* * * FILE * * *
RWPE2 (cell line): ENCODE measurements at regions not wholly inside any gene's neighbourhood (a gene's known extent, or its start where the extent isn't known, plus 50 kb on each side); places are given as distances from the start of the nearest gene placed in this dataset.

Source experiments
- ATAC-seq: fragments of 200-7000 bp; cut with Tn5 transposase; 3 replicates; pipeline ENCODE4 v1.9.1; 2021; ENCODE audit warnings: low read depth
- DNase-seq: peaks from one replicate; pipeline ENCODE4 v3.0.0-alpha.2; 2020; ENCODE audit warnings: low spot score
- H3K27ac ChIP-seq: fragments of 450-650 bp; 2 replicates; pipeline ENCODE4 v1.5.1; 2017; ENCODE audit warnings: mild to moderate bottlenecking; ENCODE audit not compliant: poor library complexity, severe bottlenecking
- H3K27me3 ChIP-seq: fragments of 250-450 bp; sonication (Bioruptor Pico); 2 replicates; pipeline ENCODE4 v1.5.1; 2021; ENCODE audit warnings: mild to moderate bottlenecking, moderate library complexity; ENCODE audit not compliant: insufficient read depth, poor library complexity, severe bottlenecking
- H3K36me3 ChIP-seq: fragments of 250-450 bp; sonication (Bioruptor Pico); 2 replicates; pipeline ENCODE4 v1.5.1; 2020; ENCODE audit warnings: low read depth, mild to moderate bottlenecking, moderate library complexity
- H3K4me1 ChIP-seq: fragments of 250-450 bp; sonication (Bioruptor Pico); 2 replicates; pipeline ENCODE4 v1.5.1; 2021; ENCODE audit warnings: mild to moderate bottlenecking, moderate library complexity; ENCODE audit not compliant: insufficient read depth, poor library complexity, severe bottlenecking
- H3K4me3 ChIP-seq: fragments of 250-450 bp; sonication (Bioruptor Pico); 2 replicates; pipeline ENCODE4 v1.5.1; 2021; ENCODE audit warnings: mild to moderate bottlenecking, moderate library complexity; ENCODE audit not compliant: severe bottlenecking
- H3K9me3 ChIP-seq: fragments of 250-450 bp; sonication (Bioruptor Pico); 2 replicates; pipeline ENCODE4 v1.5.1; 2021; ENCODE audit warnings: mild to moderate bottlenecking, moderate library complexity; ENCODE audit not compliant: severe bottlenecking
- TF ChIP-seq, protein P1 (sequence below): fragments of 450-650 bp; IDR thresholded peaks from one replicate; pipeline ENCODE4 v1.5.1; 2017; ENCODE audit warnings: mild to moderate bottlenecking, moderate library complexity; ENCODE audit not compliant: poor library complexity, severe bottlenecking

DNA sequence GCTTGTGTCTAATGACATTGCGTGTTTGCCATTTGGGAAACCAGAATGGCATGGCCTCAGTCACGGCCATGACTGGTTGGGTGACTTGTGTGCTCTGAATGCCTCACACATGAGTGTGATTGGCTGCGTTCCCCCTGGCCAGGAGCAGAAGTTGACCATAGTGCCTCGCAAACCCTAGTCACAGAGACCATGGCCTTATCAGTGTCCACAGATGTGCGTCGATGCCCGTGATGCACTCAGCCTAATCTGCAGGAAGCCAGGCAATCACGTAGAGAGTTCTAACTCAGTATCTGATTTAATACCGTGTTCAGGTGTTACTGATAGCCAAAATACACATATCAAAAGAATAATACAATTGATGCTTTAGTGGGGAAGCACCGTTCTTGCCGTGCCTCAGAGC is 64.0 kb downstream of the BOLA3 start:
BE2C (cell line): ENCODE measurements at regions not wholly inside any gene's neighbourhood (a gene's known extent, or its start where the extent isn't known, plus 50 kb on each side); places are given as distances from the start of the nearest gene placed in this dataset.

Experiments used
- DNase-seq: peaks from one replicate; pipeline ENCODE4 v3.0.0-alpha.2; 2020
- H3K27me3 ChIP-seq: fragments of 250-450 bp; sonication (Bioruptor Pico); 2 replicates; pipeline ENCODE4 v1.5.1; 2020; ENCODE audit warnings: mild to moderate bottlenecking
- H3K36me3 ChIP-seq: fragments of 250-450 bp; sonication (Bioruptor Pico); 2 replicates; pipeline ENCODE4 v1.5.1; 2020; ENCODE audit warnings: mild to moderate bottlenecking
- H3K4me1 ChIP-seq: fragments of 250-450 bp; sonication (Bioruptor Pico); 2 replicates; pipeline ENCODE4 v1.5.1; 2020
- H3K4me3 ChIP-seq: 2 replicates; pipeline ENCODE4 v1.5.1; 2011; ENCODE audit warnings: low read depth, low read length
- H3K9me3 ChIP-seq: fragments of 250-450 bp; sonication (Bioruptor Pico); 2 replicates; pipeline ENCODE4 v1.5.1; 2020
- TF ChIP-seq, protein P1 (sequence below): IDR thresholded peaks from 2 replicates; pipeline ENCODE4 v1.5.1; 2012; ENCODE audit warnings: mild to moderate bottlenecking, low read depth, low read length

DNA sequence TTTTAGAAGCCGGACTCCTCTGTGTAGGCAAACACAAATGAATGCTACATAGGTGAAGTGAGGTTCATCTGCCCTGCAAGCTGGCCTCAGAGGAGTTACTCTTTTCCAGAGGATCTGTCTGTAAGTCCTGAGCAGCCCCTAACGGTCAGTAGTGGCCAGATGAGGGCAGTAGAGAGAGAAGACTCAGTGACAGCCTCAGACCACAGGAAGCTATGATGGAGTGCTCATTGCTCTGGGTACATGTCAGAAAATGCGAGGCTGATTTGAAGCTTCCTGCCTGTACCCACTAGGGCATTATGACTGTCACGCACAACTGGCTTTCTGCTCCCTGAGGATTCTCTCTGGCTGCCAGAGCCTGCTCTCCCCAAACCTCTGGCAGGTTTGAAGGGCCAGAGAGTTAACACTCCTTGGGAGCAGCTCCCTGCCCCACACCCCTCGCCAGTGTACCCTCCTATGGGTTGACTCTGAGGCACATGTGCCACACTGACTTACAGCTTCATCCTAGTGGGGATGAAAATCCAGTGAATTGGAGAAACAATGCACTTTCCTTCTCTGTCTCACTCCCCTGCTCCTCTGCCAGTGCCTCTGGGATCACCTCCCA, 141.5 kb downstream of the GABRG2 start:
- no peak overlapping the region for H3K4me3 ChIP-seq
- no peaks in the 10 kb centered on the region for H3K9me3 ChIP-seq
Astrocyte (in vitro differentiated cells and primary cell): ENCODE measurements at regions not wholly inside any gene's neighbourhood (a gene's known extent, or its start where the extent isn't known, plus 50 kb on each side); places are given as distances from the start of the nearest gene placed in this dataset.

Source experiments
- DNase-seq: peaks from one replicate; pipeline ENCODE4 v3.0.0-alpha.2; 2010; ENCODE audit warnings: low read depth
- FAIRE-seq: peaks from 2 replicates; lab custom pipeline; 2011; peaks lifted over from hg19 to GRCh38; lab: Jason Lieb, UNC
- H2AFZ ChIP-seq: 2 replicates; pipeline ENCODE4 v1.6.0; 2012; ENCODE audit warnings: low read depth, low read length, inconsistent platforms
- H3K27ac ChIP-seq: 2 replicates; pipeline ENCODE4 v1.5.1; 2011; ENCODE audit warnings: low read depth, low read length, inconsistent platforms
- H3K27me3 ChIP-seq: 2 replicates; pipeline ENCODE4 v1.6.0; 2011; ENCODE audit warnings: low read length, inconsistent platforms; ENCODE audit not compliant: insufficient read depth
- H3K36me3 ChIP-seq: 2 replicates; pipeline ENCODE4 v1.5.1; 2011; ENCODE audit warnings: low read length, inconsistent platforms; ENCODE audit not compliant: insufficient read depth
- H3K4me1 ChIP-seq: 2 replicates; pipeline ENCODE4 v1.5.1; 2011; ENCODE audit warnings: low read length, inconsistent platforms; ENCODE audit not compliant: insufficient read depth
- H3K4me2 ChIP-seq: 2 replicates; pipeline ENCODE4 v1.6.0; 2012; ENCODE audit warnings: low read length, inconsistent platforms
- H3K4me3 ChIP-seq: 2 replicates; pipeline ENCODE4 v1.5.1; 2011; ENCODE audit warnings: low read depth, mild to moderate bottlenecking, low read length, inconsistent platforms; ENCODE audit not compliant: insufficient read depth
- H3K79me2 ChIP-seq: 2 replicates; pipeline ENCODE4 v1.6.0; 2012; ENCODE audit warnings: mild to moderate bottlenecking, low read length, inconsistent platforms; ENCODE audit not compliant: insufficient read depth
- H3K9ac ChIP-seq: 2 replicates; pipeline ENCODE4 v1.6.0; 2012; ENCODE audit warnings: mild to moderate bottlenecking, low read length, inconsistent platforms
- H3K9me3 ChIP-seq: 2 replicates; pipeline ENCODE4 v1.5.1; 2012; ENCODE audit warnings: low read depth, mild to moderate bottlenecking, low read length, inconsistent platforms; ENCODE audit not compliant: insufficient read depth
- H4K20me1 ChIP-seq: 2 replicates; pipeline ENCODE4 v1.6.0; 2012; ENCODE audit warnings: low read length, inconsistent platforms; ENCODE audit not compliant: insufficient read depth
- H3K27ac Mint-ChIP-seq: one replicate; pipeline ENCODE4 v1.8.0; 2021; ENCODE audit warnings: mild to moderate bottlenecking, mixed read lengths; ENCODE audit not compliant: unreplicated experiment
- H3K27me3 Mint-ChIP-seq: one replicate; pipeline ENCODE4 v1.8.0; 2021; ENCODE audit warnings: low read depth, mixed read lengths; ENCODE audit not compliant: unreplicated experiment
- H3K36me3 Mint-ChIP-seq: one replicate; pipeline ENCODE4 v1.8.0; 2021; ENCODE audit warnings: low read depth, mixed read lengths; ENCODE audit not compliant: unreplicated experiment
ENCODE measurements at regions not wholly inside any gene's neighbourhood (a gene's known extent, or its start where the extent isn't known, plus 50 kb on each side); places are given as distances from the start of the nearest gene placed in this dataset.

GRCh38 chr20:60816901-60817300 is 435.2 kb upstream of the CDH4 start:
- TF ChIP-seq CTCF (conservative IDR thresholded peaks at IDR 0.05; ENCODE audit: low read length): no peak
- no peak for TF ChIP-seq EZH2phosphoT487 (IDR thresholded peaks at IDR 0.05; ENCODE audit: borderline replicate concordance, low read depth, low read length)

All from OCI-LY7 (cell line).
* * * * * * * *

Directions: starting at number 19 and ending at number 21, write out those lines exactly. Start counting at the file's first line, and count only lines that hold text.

- H3K4me3 ChIP-seq: 2 replicates; pipeline ENCODE4 v1.5.1; 2011; ENCODE audit warnings: low read depth, low read length
- H3K9me3 ChIP-seq: fragments of 250-450 bp; sonication (Bioruptor Pico); 2 replicates; pipeline ENCODE4 v1.5.1; 2020
- TF ChIP-seq, protein P1 (sequence below): IDR thresholded peaks from 2 replicates; pipeline ENCODE4 v1.5.1; 2012; ENCODE audit warnings: mild to moderate bottlenecking, low read depth, low read length